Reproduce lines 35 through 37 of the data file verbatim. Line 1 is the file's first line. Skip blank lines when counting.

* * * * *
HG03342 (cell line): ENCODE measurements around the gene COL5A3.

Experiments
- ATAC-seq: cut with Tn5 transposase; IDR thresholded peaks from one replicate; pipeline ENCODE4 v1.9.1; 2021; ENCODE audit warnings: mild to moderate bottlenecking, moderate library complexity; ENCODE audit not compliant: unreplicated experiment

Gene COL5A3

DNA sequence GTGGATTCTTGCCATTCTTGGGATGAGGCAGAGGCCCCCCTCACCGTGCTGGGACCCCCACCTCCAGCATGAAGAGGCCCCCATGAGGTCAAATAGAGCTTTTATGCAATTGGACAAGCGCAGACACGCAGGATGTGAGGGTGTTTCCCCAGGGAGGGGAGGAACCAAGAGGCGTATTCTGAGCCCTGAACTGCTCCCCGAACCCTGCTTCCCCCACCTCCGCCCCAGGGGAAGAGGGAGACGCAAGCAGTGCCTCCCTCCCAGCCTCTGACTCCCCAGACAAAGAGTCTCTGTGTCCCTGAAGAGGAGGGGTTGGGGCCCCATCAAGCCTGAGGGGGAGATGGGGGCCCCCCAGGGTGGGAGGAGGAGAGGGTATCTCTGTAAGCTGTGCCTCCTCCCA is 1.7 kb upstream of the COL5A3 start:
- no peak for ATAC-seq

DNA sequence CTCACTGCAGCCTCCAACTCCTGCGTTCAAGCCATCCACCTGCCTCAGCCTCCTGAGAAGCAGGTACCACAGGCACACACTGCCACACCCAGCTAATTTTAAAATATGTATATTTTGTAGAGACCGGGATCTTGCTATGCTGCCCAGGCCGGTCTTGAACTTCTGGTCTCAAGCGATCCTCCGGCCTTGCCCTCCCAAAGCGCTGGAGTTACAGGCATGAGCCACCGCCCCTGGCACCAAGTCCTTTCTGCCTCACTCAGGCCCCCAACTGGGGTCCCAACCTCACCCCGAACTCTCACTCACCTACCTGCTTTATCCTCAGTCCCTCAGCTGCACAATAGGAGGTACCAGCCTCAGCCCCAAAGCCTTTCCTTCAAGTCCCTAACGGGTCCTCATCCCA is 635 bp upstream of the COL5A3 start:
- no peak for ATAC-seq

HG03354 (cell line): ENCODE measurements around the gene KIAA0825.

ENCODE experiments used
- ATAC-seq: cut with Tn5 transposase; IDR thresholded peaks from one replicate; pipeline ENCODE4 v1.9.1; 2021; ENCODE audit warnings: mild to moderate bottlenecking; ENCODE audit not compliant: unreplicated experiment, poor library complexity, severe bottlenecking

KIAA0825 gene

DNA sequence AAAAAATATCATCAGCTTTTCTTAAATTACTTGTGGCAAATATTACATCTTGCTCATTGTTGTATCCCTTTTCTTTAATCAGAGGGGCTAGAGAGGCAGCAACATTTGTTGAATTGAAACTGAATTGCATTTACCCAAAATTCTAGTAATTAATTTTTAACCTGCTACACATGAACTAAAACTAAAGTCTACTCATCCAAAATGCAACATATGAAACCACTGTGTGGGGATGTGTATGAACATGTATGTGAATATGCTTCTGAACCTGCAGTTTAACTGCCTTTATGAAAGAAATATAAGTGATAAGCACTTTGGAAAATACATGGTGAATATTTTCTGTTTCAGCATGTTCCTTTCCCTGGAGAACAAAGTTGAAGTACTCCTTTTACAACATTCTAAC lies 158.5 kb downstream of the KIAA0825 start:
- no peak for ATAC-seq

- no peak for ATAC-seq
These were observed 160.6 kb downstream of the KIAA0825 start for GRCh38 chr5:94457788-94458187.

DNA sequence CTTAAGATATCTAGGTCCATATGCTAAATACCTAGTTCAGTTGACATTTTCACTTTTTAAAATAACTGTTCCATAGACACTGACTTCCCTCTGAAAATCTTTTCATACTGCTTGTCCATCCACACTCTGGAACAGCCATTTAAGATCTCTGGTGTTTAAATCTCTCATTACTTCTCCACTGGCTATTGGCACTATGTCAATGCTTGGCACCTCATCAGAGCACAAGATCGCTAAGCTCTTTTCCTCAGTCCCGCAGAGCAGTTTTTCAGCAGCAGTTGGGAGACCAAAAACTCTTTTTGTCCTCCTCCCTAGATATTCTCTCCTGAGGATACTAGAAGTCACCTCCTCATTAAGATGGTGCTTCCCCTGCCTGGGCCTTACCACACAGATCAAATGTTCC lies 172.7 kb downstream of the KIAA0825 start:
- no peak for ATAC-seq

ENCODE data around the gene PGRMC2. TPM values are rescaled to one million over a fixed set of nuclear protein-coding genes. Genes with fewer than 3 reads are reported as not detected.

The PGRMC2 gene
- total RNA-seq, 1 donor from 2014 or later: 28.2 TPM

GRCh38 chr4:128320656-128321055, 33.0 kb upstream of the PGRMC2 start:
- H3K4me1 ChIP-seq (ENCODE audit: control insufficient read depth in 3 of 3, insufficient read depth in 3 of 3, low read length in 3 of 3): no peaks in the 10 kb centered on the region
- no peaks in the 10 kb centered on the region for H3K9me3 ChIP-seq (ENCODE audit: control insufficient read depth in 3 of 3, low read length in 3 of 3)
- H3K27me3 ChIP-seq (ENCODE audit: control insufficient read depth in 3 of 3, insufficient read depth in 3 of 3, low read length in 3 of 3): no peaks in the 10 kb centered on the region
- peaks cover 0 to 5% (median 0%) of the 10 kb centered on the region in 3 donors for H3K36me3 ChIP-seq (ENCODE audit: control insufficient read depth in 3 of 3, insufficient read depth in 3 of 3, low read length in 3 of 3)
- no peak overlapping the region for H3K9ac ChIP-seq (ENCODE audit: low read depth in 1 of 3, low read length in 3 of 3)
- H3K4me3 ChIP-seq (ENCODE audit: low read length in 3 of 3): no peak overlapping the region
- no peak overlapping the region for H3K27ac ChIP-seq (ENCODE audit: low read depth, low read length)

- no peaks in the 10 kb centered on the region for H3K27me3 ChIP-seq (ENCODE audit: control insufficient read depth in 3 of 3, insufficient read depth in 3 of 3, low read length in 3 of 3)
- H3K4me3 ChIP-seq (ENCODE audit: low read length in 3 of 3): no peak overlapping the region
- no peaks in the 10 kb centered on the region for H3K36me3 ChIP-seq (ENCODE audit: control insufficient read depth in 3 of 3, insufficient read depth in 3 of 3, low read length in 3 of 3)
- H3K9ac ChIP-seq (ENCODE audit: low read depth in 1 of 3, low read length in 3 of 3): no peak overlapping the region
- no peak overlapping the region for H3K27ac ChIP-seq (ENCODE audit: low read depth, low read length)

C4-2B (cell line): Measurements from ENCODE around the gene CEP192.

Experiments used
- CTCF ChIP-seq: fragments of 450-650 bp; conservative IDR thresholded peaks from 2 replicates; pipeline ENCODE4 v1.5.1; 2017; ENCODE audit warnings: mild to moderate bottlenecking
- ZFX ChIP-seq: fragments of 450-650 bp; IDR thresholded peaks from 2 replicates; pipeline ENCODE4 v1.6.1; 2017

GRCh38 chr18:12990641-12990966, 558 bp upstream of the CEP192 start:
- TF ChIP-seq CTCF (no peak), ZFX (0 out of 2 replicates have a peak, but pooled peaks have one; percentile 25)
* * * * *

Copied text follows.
C4-2B (cell line): Measurements from ENCODE around the gene CEP192.

Experiments used
- CTCF ChIP-seq: fragments of 450-650 bp; conservative IDR thresholded peaks from 2 replicates; pipeline ENCODE4 v1.5.1; 2017; ENCODE audit warnings: mild to moderate bottlenecking